Here is the output indicating that there are 4 logit models (i.e., linear predictors) being fitted and that this is a baseline logit model with the last category, e.g., 5 as the baseline level; this is "Fish" from cbind(Bird,Invertebrate,Reptile,Other,Fish) from the above call.
Number of linear predictors: 4
Names of linear predictors: log(mu[,1]/mu[,5]), log(mu[,2]/mu[,5]), log(mu[,3]/mu[,5]), log(mu[,4]/mu[,5])
The four logit equations predict the logodds of
 birds versus fish (and from the R output: 1 vs 5),
 invertebrates versus fish (2 vs 5),
 other versus fish (4 vs 5), and
 reptiles versus fish (3 vs 5).
Here is the output pertaining to the "goodness of fit".
Dispersion Parameter for multinomial family: 1
Residual deviance: 50.26369 on 40 degrees of freedom
Loglikelihood: 73.32208 on 40 degrees of freedom
There are N = 16 profiles (unique combinations of lake, sex and size) in this dataset. Recall that Residual deviance tests the fit of the current model versus the saturated model. The saturated model, which fits a separate multinomial distribution to each profile, has 16 × 4 = 64 parameters. The current model has an intercept, three lake coefficients, one sex coefficient and one size coefficient for each of the four logit equations, for a total of 24 parameters. Therefore, the overall fit statistics have 64 − 24 = 40 degrees of freedom.
Think about the following question, then click on the icon to the left display an answer. Does the model fit well? 
Output pertaining to the significance of covariates along with the estimated coefficients and their standard errors is given:
Coefficients:
Estimate Std. Error z value
(Intercept):1 2.46327 0.77390 3.18294
(Intercept):2 2.07445 0.61165 3.39156
(Intercept):3 2.91414 0.88564 3.29043
(Intercept):4 0.91673 0.47817 1.91716
Lakegeorge:1 0.57527 0.79522 0.72341
Lakegeorge:2 1.78051 0.62321 2.85700
Lakegeorge:3 1.12946 1.19280 0.94690
Lakegeorge:4 0.76658 0.56855 1.34830
Lakeoklawaha:1 1.12562 1.19230 0.94407
Lakeoklawaha:2 2.69369 0.66925 4.02493
Lakeoklawaha:3 1.40080 0.81048 1.72835
Lakeoklawaha:4 0.74052 0.74214 0.99781
Laketrafford:1 0.66172 0.84607 0.78212
Laketrafford:2 2.93633 0.68740 4.27165
Laketrafford:3 1.93159 0.82532 2.34041
Laketrafford:4 0.79119 0.58794 1.34570
Size>2.3:1 0.73024 0.65228 1.11952
Size>2.3:2 1.33626 0.41119 3.24971
Size>2.3:3 0.55704 0.64661 0.86147
Size>2.3:4 0.29058 0.45993 0.63180
Genderf:1 0.60643 0.68884 0.88036
Genderf:2 0.46296 0.39552 1.17051
Genderf:3 0.62756 0.68528 0.91578
Genderf:4 0.25257 0.46635 0.54159
From the zvalues, that is the Wald statistics which are equal to (estimate0)/se(estimate), we can see that for example none of the coefficient for Gender are significant. Recall z^{2}=Wald ChiSquare with 1df, e.g. for Genderf:4 which is the parameter for Gender with level "female" and food "other", the z^{2}=0.5415^{2}=0.2936 with 1df, pvalue is 0.5881. Considering the other covariates in the similar way, judging from the above results it seems that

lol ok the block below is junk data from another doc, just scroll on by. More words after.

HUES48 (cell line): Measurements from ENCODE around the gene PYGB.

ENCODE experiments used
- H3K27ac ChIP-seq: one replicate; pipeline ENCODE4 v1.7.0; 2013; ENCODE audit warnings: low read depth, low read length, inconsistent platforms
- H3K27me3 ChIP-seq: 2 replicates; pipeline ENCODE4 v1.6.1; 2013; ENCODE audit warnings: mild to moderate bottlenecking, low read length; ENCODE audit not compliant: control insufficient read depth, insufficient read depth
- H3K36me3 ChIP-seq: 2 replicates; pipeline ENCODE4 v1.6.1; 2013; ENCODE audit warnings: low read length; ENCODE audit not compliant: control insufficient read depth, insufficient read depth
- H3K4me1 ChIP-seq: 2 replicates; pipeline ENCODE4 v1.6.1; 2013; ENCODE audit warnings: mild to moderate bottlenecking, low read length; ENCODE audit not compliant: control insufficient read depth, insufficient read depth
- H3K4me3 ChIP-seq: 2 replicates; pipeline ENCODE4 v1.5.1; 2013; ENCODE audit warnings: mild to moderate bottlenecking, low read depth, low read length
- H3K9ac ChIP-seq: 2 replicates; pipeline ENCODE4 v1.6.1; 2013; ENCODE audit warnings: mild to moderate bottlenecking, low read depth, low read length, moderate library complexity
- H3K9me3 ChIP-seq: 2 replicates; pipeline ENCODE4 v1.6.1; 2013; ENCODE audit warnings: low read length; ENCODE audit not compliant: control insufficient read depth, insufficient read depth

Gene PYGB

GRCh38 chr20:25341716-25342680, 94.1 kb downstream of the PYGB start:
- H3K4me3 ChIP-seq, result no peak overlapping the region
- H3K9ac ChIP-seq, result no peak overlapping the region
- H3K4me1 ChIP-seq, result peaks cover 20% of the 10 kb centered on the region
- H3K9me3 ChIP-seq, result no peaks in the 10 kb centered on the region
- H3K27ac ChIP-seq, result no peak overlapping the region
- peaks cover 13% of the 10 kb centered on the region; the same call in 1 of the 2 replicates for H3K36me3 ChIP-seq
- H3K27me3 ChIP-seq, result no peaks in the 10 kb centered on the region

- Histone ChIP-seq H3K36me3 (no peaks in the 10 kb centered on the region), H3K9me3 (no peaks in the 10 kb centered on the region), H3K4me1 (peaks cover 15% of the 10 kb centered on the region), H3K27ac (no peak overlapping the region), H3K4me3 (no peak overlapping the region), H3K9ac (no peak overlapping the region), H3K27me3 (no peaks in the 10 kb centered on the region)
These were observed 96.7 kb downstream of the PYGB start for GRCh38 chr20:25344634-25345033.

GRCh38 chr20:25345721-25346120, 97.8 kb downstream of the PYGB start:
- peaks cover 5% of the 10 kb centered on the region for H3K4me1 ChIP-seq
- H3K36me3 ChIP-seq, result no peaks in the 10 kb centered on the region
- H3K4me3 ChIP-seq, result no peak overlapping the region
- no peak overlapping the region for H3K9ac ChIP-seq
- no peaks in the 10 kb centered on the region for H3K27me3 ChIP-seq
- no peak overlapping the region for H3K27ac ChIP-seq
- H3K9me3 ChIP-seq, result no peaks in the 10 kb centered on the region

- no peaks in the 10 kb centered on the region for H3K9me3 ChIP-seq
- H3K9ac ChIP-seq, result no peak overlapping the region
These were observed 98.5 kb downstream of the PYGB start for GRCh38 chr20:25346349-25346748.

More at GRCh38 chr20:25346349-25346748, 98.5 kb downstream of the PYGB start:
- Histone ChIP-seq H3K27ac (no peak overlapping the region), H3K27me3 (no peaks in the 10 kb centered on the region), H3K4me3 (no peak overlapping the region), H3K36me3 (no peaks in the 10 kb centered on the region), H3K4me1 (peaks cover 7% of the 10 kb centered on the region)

lake has an effect on food choice
 size has an effect on food choice; and
 gender does not have a discernible effect.
This suggests that we should probably remove sex from the model. We also may want to look for interactions between lake and size.
But before we do that, let's look at more carefully at the estimated coefficients of the current model and their associated estimated odds ratios:
> exp(coefficients(fit5))
(Intercept):1 (Intercept):2 (Intercept):3 (Intercept):4 Lakegeorge:1 Lakegeorge:2 Lakegeorge:3
0.08515564 0.12562535 0.05425079 0.39982590 0.56255501 5.93289534 0.32320675
Lakegeorge:4 Lakeoklawaha:1 Lakeoklawaha:2 Lakeoklawaha:3 Lakeoklawaha:4 Laketrafford:1 Laketrafford:2
0.46460153 0.32445217 14.78619873 4.05843171 0.47686707 1.93813088 18.84663158
Laketrafford:3 Laketrafford:4 Size>2.3:1 Size>2.3:2 Size>2.3:3 Size>2.3:4 Genderf:1
6.90044926 2.20601430 2.07557742 0.26282653 1.74549121 0.74782762 1.83387028
Genderf:2 Genderf:3 Genderf:4
1.58877439 1.87303229 1.28732894
How do we interpret them? Recall that there are four logit equations to predict the logodds of
 birds versus fish (and from the R output: 1 vs 5),
 invertebrates versus fish (2 vs 5),
 other versus fish (4 vs 5), and
 reptiles versus fish (3 vs 5).
That is the equation for the log odds of food type food={Bird, Inve, Other, Rept} relative to fish (F) for lake (l), size (s) and sex (g):
\begin{equation} \log\frac{\pi_{food,lsg}}{\pi_{Flsg}}=\alpha_{food} +\beta_{food,l}^L+\beta_{food,s}^S+\beta_{food,g}^G \end{equation}
where $\alpha_F=0$, $\beta_{food,Hancock}=\beta_{food,small}=\beta_{food,male}=0$ for $food=Fish,Bird,Inve,Other,Rept$, indicating the reference levels.